SpaceX's SN20 Starship prototype just took its first fiery breath.
SpaceX conducted a brief engine test at its South Texas facilities last night (Oct. 18) with SN20, which the company is prepping to make the Starship program's first-ever orbital test flight.
The blaze-up was rather muted, suggesting that last night's action was a preburner test with SN20's Raptor engines, as NASASpaceflight's Chris Bergin noted (opens in new tab). (Each Raptor has two preburners, which heat and mix the engine's liquid methane and liquid oxygen propellants.) But this test could soon be followed by a full-on "static fire," in which SN20's engines roar to life in earnest while the 165-foot-tall (50 meters) vehicle remains tethered to the ground.
The Starship system, which SpaceX is developing to take people and cargo to the moon, Mars and beyond, consists of a spacecraft called Starship and a huge first-stage booster known as Super Heavy. Both of these elements are designed to be fully reusable, and both are powered by Raptors — six for Starship and 29 for Super Heavy.
SpaceX has flown multiple three-engine Starship prototypes on high-altitude test flights. But SN20 will be the first to fly with six Raptors and the first to reach orbit, if all goes according to plan. SpaceX aims to launch the vehicle atop a 29-engine Super Heavy on a key uncrewed orbital test flight in the coming months.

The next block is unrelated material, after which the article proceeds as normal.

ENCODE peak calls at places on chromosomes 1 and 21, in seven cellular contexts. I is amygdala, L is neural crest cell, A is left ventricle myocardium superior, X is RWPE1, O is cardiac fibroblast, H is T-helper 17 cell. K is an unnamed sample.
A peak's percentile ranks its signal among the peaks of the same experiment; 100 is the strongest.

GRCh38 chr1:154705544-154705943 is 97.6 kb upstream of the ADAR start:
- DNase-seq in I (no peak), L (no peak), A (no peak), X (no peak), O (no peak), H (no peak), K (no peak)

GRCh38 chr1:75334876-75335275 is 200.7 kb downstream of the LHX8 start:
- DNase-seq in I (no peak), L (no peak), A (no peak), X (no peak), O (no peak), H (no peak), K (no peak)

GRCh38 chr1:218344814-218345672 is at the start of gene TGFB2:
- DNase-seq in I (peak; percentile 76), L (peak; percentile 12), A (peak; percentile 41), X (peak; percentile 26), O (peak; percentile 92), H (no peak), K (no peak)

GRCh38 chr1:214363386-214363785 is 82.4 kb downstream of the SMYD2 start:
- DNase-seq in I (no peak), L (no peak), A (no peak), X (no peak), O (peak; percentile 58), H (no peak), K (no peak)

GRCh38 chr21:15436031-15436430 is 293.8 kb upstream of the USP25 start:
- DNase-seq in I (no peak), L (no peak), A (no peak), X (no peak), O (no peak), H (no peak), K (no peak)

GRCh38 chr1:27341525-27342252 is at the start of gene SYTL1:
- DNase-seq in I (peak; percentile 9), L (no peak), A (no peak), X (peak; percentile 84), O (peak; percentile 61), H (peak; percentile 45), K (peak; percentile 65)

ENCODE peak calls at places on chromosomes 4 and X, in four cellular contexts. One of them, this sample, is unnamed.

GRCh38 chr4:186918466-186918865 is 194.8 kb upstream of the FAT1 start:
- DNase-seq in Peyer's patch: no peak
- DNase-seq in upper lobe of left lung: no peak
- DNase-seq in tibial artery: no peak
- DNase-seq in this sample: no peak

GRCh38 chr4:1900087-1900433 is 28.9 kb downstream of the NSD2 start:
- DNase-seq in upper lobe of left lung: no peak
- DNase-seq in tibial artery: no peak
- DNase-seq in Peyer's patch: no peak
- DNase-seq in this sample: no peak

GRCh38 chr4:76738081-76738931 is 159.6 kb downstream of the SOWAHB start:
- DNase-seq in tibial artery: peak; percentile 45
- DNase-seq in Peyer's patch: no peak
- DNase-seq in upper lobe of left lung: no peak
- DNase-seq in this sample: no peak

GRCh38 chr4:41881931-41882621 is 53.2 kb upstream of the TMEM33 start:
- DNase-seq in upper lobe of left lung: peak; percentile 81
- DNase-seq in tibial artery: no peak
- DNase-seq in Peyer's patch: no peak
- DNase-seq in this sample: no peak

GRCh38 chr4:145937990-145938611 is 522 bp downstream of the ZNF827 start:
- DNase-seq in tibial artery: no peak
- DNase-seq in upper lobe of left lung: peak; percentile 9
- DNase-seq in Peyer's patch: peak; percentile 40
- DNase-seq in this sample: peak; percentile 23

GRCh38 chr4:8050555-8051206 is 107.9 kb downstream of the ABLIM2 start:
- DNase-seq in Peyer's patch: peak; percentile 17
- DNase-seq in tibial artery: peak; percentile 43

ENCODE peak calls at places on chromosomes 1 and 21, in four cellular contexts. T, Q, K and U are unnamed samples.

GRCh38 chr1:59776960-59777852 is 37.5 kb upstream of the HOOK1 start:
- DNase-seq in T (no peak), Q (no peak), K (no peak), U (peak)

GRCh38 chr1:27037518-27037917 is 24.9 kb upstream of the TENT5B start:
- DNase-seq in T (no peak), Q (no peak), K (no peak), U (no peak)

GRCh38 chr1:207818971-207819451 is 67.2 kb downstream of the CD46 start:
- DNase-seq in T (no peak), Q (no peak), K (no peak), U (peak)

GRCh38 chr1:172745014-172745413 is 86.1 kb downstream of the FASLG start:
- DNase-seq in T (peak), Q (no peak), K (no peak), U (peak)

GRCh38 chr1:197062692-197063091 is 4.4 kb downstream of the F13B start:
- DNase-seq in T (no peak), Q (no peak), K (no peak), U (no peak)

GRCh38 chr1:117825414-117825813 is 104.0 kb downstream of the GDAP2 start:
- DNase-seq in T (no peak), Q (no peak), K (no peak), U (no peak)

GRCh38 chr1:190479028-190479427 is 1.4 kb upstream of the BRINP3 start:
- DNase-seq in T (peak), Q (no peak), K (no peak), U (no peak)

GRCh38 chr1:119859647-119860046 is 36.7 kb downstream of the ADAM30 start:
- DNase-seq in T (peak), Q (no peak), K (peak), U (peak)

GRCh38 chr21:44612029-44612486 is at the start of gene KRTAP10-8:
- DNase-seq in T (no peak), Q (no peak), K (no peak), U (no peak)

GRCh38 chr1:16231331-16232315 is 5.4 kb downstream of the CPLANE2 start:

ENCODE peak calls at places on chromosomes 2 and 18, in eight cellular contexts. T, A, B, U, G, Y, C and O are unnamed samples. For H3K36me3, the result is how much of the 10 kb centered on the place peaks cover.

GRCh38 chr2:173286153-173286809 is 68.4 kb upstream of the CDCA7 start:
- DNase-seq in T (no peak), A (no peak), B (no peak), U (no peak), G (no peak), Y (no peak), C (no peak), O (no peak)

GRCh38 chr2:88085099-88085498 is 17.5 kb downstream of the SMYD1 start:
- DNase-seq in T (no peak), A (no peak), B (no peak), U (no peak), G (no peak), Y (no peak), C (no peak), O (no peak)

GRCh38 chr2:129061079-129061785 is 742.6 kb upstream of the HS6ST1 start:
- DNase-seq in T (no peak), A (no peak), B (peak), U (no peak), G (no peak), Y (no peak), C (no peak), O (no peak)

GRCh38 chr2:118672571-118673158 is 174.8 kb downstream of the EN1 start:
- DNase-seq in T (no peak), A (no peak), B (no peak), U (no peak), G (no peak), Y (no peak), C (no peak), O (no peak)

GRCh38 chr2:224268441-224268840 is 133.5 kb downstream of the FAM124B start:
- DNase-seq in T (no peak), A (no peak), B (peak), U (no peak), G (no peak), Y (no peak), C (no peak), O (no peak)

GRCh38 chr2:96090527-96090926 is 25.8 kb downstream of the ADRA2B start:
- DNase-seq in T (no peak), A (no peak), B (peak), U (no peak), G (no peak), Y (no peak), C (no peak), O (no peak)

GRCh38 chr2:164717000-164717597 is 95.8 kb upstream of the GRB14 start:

It's unclear exactly when that flight will take place, and not just because testing schedules are inherently uncertain: The U.S. Federal Aviation Administration (FAA) is conducting an environmental assessment of Starship's orbital launch site in South Texas. The FAA released a draft of its report last month and will be accepting public comments on the document until Nov. 1. Those comments will be incorporated into the final assessment.
In August, SpaceX stacked SN20 atop its Super Heavy, known as Booster 4, for the first time, creating a vehicle 395 feet (120 m) tall — the tallest rocket ever built. The duo were de-stacked in short order, however, so technicians could perform more work on each element.
Mike Wall is the author of "Out There (opens in new tab)" (Grand Central Publishing, 2018; illustrated by Karl Tate), a book about the search for alien life. Follow him on Twitter @michaeldwall (opens in new tab). Follow us on Twitter @Spacedotcom (opens in new tab) or Facebook (opens in new tab).